Where did you graduate and what are you doing now?
I am currently studying a PhD in Archaeology at the University of Liverpool (supervised by Dr Anthony Sinclair and Dr Graeme Milne), conducting research into the ‘housing experience’ of the working-class in the North of England during the era of the Industrial Revolution (c.1750-1900). My interest in industrial era domestic dwellings was set in motion when I worked for HAPCA, a joint venture comprising Headland Archaeology and Pre-Construct Archaeology, on the Govern Ironworks site in Glasgow, also referred to as ‘Dixon’s Blazes’, in 2007-2008 (http://www.transportscotland.gov.uk/road/projects/m74-completion/m74-dig).
I am excited to be serving on the committee organising the Theoretical Archaeology Group conference (TAG2012) at the University of Liverpool in December (http://www.liv.ac.uk/sace/livetag/index.htm) and have co-organised a session with Cara Jones and Phil Richardson of Archaeology Scotland entitled ‘New approaches to archaeological outreach, engagement and ownership’. I will also present a paper within the session entitled ‘Digging up memories: Collaborations between archaeology and oral history to investigate the industrial housing experience’ (my first paper presentation - EVER!).
To fund my studies I work as a Residential Child Care Officer caring for ‘looked after’ young people with behavioural and emotional difficulties (like ‘Supernanny’ but with more paperwork!).
When you graduated were you looking for a career in archaeology?
I completed a BA (hons) in 2004 and an MA in 2006, both at the University of Liverpool, and looked for a job in archaeology almost immediately. I had volunteered at sites and in museums since I was fourteen years old (including a Time Team dig!) and was enthusiastic to get digging as a ‘professional’ archaeologist. Thankfully, a fantastic company (Headland Archaeology) took a chance on me, despite the fact that I had no previous commercial archaeology experience, and I worked on various sites in Northern Ireland and Glasgow giving me a great deal of ditch digging experience! I also worked as a field archaeologist for York Archaeological Trust (Heslington East, York), which was on my bucket list!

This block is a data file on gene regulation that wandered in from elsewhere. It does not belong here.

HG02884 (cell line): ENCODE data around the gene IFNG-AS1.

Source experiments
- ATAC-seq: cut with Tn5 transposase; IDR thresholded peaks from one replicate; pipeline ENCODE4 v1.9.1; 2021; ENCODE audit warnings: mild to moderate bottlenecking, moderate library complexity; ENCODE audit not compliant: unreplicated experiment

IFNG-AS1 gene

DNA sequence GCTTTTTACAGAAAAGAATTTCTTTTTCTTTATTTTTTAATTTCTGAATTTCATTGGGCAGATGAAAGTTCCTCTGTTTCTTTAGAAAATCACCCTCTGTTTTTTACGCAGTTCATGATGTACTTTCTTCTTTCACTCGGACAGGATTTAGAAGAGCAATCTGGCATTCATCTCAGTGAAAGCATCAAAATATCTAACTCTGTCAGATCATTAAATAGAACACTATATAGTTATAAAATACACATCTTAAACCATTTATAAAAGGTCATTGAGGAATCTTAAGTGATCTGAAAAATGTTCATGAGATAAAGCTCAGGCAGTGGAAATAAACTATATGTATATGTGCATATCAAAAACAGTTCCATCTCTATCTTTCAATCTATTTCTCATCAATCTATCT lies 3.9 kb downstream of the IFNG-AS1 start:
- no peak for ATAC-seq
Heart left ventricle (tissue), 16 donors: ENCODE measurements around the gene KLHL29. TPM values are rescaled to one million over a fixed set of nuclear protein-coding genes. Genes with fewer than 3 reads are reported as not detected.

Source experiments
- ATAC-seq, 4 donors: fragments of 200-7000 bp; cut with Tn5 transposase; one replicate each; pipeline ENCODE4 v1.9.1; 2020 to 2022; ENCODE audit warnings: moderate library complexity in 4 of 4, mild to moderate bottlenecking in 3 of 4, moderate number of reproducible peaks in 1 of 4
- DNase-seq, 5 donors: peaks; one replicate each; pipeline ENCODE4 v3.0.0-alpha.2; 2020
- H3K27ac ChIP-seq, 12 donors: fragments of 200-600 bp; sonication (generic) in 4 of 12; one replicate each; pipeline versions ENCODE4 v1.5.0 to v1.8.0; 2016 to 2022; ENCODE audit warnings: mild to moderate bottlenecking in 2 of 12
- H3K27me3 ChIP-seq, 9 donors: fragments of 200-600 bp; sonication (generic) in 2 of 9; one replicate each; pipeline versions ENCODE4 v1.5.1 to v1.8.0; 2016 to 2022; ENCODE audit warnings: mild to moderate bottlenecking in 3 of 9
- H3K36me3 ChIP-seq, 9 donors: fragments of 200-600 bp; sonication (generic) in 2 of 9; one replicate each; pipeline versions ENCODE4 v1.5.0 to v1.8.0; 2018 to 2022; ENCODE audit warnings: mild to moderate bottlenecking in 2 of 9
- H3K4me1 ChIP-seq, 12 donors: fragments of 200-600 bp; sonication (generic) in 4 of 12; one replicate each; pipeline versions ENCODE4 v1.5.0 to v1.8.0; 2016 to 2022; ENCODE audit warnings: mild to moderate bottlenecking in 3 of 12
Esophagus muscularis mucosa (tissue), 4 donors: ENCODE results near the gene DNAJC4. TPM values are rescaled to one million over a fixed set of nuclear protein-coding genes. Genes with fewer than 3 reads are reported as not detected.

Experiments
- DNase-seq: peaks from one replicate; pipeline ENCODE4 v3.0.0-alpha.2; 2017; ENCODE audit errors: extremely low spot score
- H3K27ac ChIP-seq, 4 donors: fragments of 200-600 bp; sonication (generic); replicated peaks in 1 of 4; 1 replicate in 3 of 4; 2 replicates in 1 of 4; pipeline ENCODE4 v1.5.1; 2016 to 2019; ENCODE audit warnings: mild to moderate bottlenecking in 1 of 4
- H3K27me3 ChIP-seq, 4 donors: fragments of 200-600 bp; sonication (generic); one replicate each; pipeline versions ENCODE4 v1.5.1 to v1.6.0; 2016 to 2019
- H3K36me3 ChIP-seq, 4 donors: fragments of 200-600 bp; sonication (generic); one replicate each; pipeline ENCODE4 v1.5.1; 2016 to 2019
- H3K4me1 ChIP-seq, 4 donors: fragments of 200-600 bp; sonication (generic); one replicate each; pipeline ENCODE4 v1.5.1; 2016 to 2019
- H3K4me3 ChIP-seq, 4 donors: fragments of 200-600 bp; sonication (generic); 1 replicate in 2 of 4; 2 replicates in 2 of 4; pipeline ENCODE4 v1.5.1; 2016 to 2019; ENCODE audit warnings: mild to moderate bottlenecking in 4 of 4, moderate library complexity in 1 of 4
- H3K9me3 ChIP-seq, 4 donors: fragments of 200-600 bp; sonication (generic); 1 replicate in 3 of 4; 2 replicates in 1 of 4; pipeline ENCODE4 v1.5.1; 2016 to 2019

How has a degree in archaeology benefited your career?
I believe education is very important to the future of archaeology and hope the recent UK fee rise does not put potential students off a career in archaeology (given the fact we will never be high earners!). That said, I think increased training and work experience is the best way to ensure students are prepared for a career in archaeology. My BA and MA archaeological experience was theoretical and it was
only when I worked for a commercial archaeology company that I realised what archaeology was really all about.
I hope that my PhD will allow me to develop a variety of skills which I can apply to my career. Being a research student is a great opportunity to build contacts with students and professionals in my field; I will be approaching them for employment in a few years time!
What has been the greatest success in your career so far?
Being Site Supervisor on the ‘Dixon’s Blazes’ site in Glasgow for Headland Archaeology was a proud moment for me as a commercial archaeologist. I had the opportunity to work with and support a team of experienced, hardworking and entertaining people on a unique site with added responsibilities. This was a massive confidence boost for me and it encouraged me to return to do a PhD in Archaeology and influenced the direction of my research.
I welcome any comments regarding my research on Twitter @livuniMassheder or by e-mail K.Massheder@liv.ac.uk